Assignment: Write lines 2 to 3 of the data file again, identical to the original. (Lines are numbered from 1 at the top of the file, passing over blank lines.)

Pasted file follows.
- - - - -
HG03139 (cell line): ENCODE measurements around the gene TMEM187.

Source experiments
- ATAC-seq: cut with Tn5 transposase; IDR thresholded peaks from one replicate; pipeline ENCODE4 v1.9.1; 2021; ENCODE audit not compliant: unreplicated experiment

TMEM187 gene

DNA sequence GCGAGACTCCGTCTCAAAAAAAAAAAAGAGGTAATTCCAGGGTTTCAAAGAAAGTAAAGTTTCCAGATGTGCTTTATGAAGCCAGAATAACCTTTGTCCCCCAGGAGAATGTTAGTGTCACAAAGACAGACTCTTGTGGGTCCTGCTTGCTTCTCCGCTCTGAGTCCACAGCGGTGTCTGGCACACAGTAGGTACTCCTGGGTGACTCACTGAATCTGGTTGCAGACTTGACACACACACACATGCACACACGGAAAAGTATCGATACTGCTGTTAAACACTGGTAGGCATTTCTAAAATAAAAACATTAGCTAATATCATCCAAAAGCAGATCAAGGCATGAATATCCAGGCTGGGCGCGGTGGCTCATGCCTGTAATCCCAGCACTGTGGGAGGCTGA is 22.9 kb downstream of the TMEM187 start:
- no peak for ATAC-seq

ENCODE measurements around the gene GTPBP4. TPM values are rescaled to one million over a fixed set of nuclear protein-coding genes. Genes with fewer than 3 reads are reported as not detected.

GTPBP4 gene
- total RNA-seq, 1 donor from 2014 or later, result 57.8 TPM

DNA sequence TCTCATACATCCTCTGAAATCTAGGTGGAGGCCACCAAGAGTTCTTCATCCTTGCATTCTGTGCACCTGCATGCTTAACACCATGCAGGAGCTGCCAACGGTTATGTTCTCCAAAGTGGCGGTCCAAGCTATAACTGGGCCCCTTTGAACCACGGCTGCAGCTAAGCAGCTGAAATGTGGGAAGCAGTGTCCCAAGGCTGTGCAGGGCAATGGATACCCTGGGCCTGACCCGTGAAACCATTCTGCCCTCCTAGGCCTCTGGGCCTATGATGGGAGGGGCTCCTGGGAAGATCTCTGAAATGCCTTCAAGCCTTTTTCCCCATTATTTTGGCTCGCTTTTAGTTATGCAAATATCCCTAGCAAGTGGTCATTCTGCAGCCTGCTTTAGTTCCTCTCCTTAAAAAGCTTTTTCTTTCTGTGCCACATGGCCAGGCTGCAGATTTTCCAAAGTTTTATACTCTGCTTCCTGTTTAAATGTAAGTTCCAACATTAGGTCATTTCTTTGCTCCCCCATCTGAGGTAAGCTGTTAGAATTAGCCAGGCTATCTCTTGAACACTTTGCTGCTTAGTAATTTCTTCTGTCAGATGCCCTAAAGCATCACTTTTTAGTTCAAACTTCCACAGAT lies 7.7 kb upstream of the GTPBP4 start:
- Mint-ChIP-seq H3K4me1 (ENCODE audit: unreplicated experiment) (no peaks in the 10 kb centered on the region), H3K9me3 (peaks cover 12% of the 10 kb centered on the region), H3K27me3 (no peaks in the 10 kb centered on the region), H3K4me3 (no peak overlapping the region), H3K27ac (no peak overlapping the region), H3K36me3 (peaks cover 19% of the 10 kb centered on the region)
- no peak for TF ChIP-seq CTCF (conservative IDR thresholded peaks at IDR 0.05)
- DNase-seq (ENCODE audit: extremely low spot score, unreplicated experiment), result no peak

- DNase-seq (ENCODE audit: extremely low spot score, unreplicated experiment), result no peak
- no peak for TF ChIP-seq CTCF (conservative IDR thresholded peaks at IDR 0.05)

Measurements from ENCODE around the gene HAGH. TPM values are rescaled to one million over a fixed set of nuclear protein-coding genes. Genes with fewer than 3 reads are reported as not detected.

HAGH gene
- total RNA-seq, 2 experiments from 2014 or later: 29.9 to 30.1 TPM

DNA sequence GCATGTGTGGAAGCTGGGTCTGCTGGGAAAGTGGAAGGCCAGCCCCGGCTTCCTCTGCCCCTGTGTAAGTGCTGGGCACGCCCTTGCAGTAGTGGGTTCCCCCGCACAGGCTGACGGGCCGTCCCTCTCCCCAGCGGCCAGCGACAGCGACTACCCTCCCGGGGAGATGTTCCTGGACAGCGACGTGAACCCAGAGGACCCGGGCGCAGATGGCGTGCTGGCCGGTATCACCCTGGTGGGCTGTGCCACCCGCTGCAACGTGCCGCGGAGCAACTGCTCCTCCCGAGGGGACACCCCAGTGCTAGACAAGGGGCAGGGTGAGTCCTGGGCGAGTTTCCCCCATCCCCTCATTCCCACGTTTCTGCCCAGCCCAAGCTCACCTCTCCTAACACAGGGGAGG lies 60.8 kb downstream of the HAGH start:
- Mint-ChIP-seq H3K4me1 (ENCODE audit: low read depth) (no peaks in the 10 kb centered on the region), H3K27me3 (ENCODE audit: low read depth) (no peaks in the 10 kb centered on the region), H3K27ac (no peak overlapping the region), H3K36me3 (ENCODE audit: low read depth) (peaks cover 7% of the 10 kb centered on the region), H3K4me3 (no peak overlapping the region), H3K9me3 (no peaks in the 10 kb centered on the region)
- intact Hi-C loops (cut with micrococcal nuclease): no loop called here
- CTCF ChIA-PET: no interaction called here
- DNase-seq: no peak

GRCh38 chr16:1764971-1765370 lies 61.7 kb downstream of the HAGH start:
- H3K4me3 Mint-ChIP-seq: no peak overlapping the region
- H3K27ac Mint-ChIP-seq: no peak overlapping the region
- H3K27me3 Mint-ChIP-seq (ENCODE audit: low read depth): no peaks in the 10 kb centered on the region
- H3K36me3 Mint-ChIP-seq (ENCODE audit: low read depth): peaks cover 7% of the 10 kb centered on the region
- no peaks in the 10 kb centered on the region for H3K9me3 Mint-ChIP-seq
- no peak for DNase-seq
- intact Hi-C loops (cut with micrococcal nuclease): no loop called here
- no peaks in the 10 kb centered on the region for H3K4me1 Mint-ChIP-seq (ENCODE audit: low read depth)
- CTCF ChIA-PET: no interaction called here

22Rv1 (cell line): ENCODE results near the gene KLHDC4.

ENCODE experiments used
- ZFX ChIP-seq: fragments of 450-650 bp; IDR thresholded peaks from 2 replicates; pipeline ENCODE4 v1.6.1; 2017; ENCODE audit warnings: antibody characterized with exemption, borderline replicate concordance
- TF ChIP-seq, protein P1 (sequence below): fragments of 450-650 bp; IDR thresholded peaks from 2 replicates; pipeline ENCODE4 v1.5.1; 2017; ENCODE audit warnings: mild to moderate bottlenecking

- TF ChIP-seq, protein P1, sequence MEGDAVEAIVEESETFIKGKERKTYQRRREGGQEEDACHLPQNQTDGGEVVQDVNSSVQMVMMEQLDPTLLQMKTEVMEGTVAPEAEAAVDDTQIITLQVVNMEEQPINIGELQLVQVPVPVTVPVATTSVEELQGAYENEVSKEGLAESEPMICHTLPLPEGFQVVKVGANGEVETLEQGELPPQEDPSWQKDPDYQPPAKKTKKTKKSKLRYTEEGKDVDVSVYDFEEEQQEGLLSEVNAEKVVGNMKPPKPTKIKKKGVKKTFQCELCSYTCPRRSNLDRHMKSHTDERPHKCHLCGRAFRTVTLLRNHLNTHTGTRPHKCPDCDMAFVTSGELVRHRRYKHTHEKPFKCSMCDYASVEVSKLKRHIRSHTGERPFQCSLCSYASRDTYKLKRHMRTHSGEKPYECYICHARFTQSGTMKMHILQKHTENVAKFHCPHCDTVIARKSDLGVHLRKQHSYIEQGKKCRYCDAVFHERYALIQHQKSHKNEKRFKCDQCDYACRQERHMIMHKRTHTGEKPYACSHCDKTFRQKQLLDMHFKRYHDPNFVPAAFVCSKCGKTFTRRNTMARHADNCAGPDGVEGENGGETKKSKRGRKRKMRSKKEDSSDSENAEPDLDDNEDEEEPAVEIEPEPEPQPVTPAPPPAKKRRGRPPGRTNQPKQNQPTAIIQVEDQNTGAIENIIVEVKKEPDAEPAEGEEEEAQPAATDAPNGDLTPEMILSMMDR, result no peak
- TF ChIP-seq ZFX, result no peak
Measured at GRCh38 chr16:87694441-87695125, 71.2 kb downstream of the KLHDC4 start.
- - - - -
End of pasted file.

Source experiments
- ATAC-seq: cut with Tn5 transposase; IDR thresholded peaks from one replicate; pipeline ENCODE4 v1.9.1; 2021; ENCODE audit not compliant: unreplicated experiment